Vesicular transport to the primary cilium: basic principles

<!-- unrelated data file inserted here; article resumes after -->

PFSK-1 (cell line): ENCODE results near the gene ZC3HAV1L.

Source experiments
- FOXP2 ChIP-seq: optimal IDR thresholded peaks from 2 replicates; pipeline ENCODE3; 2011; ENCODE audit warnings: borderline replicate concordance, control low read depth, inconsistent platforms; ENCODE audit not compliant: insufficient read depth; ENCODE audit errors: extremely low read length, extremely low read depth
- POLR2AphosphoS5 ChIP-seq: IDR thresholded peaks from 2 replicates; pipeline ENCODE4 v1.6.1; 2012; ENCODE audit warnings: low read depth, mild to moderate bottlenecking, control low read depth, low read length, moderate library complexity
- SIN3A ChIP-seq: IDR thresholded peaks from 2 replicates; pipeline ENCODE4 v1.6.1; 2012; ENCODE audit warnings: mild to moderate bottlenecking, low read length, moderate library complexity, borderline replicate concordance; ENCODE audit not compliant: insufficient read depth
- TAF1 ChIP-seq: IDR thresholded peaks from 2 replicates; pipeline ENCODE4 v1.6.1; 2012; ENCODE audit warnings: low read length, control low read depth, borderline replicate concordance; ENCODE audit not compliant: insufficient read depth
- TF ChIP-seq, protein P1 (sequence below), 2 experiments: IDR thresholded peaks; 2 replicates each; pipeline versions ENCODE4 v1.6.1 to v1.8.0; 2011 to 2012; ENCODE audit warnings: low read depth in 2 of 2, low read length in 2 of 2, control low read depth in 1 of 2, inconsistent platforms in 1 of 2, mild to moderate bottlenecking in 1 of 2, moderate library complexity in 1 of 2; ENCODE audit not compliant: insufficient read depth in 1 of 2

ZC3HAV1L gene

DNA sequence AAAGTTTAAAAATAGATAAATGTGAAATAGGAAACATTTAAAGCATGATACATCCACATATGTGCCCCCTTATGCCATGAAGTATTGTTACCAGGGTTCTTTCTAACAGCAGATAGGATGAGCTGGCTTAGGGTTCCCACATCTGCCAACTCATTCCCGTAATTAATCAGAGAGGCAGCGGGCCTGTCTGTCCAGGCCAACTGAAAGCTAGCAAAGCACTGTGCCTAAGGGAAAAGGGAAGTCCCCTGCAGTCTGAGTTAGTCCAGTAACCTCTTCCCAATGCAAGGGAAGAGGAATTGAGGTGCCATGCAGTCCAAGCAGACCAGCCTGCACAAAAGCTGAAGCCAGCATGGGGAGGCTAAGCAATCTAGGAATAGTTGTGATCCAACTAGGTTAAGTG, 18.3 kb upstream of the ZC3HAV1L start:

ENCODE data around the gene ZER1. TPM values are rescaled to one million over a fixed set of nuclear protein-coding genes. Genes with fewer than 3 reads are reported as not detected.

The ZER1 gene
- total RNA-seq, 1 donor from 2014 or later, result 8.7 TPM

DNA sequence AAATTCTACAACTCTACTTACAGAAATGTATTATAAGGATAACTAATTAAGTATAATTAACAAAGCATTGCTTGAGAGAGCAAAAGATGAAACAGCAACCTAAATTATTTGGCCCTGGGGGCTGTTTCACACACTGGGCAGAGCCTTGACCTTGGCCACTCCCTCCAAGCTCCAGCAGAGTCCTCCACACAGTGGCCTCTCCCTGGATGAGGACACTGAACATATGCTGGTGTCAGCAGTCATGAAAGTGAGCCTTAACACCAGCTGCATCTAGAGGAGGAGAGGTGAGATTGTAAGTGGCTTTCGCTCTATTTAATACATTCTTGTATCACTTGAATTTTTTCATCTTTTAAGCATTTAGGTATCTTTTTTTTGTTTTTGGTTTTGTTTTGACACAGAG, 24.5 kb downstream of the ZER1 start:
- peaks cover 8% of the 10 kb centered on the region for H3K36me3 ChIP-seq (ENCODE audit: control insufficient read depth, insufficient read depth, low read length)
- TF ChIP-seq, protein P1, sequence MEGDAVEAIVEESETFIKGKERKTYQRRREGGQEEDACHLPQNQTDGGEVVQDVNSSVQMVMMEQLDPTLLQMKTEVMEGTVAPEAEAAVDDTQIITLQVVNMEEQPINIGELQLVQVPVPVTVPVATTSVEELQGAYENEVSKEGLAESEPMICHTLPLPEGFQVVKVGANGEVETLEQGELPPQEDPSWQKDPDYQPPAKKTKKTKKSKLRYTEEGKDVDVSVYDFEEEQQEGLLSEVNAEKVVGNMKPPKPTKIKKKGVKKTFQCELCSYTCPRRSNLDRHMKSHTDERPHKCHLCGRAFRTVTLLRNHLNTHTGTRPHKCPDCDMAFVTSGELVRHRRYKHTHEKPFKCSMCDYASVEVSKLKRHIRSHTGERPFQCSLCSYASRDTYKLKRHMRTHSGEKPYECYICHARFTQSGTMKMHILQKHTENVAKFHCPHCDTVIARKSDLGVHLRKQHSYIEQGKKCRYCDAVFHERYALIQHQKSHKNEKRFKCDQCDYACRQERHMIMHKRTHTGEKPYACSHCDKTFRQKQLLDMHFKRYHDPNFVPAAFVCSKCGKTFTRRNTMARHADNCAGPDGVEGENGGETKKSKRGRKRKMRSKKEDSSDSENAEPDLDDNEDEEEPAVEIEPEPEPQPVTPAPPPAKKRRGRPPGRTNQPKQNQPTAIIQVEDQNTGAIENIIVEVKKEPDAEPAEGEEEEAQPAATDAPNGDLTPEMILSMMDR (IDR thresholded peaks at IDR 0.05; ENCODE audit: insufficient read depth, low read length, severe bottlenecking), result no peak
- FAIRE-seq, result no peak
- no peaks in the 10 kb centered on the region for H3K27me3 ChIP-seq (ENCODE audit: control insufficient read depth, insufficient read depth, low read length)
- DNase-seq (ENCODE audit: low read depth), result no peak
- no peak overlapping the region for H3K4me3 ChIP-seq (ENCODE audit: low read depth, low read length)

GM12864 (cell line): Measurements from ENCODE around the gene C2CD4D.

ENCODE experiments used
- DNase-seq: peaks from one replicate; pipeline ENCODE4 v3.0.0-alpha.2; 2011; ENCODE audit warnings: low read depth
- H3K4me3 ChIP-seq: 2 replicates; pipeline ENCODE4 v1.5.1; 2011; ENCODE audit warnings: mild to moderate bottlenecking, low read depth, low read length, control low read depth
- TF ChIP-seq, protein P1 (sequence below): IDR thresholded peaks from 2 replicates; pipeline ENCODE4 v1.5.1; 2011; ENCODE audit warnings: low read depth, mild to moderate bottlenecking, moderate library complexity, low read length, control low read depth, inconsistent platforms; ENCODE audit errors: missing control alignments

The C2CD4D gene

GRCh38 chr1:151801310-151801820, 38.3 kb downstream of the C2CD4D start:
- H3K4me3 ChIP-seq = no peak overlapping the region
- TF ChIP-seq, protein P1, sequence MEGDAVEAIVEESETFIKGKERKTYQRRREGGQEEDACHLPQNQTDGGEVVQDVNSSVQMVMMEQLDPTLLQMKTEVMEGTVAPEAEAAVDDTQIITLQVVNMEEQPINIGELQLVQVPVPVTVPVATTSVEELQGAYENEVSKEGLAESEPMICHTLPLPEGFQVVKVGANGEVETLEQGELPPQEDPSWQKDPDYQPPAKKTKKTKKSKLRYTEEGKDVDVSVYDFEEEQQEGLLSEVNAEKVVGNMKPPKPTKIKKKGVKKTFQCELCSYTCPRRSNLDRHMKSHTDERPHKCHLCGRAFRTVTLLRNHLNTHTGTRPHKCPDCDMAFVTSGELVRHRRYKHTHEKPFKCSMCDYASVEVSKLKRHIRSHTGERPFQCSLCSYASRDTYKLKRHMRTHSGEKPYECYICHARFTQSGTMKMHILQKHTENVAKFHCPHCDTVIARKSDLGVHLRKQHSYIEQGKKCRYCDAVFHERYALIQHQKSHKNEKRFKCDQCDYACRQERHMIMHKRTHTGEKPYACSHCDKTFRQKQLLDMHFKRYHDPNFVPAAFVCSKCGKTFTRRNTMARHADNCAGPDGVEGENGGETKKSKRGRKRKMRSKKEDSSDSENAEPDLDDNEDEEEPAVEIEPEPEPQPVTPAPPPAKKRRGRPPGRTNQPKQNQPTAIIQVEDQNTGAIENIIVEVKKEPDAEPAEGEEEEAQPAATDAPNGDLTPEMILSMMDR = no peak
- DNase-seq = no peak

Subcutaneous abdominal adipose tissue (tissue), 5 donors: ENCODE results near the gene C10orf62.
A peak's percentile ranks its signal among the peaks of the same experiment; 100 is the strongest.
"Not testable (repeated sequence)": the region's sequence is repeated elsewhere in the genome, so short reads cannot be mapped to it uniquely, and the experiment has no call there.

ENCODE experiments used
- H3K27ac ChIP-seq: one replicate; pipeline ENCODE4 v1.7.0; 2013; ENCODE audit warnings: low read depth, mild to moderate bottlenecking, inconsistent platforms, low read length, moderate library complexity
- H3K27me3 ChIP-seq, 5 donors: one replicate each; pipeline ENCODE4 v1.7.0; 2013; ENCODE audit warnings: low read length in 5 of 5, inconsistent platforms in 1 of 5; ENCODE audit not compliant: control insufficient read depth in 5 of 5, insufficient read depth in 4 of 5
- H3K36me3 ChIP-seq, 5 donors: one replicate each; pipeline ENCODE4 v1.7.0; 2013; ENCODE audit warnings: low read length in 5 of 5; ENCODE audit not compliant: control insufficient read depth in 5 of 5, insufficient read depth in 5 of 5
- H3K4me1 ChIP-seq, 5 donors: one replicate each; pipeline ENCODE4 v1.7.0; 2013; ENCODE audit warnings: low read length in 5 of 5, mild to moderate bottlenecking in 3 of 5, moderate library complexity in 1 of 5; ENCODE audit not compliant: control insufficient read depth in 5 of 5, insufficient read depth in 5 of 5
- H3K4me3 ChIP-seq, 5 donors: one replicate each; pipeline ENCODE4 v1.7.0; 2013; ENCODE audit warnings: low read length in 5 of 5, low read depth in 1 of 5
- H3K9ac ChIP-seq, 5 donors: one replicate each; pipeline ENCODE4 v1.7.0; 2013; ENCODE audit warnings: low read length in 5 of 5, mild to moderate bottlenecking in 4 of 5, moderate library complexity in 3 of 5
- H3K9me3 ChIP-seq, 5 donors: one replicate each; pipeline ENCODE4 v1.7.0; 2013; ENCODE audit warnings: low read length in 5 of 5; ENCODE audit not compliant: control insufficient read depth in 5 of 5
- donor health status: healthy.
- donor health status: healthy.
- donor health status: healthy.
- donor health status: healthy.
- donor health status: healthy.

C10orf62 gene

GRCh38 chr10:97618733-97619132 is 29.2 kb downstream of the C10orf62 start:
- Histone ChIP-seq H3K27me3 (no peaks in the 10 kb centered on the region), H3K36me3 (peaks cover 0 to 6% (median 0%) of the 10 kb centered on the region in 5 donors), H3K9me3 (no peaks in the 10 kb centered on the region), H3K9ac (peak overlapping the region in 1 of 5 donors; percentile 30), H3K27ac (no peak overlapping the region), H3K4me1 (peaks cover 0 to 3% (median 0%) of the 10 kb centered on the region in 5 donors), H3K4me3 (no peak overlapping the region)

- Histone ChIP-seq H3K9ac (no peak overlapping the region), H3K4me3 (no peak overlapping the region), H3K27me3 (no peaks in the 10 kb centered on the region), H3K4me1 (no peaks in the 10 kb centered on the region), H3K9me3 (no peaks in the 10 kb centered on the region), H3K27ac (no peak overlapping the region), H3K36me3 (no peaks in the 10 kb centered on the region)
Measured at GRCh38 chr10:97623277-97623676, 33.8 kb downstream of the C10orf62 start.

The membrane of the primary cilium is continuous with the plasma membrane. Despite this continuity, ciliary and plasma membranes contain distinct complements of lipids and proteins, thus making the cilium a bona fide compartment exposed to the extracellular milieu. Consequently, the cilium has been compared to a "cellular antenna" that capture and transduces developmental signals to the inside of the cell. But how do relevant signaling receptors reach the ciliary membrane instead of the plasma membrane? This question of vesicular targeting to the cilium has recently been illuminated by our discovery of two key ciliogenic factors, the BBSome and Rab8. Consistent with the general paradigm of the small GTPases of the Rab family, Rab8 likely mediates the docking and fusion of transport vesicles with the base of the primary cilium. We will test this model by developing in vivo assays for protein trafficking to the cilium and we are in the process of identifying effectors of Rab8 in this process. Conversely to Rab8, the molecular activity of the BBSome is quite poorly understood. The BBSome is a complex of 7 proteins encoded by genes defective in Bardet-Biedl Syndrome (BBS), an disease of the cilium.